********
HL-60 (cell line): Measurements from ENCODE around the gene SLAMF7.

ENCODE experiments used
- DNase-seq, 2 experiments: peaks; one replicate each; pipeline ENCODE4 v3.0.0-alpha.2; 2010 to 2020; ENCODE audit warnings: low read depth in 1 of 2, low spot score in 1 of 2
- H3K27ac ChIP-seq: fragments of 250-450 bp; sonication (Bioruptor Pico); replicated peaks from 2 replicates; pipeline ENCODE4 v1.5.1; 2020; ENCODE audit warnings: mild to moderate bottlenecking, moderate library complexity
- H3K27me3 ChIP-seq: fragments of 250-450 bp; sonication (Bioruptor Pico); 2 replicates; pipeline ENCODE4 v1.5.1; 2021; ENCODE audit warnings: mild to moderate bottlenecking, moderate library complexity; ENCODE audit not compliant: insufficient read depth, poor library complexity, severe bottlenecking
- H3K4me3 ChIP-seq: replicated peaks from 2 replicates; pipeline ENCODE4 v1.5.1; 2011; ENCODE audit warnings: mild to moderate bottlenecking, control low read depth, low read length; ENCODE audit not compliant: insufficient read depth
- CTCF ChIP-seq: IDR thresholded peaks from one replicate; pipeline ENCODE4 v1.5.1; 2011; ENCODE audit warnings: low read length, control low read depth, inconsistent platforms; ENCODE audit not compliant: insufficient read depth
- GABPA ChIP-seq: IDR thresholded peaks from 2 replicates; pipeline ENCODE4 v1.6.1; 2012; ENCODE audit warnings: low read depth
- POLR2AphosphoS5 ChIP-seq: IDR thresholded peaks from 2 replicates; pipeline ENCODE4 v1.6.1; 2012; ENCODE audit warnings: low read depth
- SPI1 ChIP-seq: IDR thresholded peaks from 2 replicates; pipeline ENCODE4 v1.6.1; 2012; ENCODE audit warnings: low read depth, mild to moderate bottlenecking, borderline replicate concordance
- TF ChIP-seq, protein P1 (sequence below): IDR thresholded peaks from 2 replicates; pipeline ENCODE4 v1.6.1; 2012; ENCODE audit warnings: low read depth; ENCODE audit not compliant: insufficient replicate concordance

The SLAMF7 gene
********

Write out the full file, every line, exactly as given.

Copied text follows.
HL-60 (cell line): Measurements from ENCODE around the gene SLAMF7.

ENCODE experiments used
- DNase-seq, 2 experiments: peaks; one replicate each; pipeline ENCODE4 v3.0.0-alpha.2; 2010 to 2020; ENCODE audit warnings: low read depth in 1 of 2, low spot score in 1 of 2
- H3K27ac ChIP-seq: fragments of 250-450 bp; sonication (Bioruptor Pico); replicated peaks from 2 replicates; pipeline ENCODE4 v1.5.1; 2020; ENCODE audit warnings: mild to moderate bottlenecking, moderate library complexity
- H3K27me3 ChIP-seq: fragments of 250-450 bp; sonication (Bioruptor Pico); 2 replicates; pipeline ENCODE4 v1.5.1; 2021; ENCODE audit warnings: mild to moderate bottlenecking, moderate library complexity; ENCODE audit not compliant: insufficient read depth, poor library complexity, severe bottlenecking
- H3K4me3 ChIP-seq: replicated peaks from 2 replicates; pipeline ENCODE4 v1.5.1; 2011; ENCODE audit warnings: mild to moderate bottlenecking, control low read depth, low read length; ENCODE audit not compliant: insufficient read depth
- CTCF ChIP-seq: IDR thresholded peaks from one replicate; pipeline ENCODE4 v1.5.1; 2011; ENCODE audit warnings: low read length, control low read depth, inconsistent platforms; ENCODE audit not compliant: insufficient read depth
- GABPA ChIP-seq: IDR thresholded peaks from 2 replicates; pipeline ENCODE4 v1.6.1; 2012; ENCODE audit warnings: low read depth
- POLR2AphosphoS5 ChIP-seq: IDR thresholded peaks from 2 replicates; pipeline ENCODE4 v1.6.1; 2012; ENCODE audit warnings: low read depth
- SPI1 ChIP-seq: IDR thresholded peaks from 2 replicates; pipeline ENCODE4 v1.6.1; 2012; ENCODE audit warnings: low read depth, mild to moderate bottlenecking, borderline replicate concordance
- TF ChIP-seq, protein P1 (sequence below): IDR thresholded peaks from 2 replicates; pipeline ENCODE4 v1.6.1; 2012; ENCODE audit warnings: low read depth; ENCODE audit not compliant: insufficient replicate concordance

The SLAMF7 gene